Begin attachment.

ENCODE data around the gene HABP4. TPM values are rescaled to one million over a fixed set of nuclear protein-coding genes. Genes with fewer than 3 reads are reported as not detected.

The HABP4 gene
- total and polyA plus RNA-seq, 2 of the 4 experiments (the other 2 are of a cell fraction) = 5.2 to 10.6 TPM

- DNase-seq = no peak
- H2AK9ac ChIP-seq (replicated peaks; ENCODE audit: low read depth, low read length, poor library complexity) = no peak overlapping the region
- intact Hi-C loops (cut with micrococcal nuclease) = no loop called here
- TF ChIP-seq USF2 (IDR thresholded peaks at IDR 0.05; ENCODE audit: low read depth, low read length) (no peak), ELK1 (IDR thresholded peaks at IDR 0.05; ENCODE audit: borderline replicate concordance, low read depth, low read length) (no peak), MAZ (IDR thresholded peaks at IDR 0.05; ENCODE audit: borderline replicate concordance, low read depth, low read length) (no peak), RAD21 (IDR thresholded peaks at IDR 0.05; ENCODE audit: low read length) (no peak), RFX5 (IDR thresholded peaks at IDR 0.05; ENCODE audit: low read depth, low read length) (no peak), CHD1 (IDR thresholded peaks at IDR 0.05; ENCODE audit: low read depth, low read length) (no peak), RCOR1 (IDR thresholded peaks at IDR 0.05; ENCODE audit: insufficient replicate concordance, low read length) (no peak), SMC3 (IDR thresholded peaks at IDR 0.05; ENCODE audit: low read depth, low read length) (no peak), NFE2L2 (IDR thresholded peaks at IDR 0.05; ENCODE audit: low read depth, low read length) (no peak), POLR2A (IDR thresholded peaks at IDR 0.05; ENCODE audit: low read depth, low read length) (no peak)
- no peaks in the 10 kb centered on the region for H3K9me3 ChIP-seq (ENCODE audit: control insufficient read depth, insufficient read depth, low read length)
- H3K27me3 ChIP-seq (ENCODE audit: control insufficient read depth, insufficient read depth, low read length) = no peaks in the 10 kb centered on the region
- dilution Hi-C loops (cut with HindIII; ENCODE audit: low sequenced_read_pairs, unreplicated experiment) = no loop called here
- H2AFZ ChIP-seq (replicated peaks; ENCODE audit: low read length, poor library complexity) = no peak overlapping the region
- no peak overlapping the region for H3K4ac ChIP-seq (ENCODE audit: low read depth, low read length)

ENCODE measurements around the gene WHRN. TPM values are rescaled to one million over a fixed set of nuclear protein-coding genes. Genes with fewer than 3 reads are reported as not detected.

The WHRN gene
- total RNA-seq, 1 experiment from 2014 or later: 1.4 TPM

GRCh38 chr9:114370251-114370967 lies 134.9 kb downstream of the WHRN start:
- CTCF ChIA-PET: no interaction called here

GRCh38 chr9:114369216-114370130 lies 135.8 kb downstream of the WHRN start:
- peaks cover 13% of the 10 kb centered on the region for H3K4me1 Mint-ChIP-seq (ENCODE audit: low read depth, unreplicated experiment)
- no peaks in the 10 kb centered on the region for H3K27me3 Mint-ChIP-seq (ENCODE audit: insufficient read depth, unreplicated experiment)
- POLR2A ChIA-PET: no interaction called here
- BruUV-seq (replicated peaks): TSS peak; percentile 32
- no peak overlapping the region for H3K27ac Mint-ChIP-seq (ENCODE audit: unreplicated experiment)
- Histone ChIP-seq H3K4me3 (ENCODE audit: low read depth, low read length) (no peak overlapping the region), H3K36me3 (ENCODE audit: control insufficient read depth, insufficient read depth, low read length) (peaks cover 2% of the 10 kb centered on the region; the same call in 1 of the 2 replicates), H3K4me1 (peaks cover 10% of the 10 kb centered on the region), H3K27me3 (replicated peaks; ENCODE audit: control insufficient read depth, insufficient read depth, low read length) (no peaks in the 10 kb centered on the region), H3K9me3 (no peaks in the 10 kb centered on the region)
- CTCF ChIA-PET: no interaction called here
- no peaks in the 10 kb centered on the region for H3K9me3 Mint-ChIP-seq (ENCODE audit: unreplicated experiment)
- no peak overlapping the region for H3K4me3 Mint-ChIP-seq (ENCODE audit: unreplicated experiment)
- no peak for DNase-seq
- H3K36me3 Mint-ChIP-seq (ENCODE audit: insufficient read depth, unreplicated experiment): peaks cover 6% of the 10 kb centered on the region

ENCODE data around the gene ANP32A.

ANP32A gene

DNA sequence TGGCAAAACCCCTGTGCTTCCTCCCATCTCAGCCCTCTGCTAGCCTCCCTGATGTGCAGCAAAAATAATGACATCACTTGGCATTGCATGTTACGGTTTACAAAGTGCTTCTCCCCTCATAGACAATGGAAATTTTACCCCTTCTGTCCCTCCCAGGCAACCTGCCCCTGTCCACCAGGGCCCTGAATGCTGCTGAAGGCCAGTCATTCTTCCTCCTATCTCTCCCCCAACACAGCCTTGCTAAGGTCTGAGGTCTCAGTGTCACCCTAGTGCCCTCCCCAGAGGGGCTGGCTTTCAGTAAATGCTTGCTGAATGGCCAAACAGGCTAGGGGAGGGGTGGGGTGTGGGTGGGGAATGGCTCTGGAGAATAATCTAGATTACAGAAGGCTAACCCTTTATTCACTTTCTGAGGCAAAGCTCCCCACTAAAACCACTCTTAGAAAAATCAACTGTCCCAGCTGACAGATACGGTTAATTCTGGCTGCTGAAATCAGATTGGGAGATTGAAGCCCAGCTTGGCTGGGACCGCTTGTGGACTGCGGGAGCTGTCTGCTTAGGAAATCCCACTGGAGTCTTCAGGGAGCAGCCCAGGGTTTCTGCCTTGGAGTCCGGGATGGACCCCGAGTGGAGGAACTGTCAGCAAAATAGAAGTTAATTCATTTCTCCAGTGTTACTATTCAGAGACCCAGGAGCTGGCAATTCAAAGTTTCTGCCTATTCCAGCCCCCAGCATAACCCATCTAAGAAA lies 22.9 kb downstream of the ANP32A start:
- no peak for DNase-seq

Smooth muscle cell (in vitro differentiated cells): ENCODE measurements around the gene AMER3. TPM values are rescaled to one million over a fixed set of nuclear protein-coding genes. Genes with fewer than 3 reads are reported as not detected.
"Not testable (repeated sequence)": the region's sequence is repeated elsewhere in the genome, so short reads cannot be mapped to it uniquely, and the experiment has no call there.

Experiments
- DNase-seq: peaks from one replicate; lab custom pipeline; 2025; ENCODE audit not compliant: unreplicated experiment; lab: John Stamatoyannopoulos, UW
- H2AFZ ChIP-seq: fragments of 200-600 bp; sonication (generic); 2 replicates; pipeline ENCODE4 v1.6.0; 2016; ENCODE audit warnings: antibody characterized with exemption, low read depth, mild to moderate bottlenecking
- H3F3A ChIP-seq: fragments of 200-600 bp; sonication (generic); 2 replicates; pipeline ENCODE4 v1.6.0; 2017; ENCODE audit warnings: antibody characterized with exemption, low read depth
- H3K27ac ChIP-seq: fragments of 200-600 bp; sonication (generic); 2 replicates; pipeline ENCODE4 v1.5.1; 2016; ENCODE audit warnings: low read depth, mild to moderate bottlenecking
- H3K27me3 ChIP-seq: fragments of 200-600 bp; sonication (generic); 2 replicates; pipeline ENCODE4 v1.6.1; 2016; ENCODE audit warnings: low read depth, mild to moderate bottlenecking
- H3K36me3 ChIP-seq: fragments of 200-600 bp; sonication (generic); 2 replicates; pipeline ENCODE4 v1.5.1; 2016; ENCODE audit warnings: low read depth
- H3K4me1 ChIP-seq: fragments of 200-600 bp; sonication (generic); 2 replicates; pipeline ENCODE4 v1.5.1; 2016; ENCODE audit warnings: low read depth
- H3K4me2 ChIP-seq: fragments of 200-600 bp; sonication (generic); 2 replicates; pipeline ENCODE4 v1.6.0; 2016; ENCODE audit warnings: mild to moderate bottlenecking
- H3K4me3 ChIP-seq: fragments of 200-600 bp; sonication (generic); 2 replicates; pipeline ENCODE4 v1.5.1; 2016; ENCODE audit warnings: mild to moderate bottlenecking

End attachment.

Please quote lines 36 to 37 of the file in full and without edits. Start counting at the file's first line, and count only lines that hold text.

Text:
Experiments
- DNase-seq: peaks from one replicate; lab custom pipeline; 2025; ENCODE audit not compliant: unreplicated experiment; lab: John Stamatoyannopoulos, UW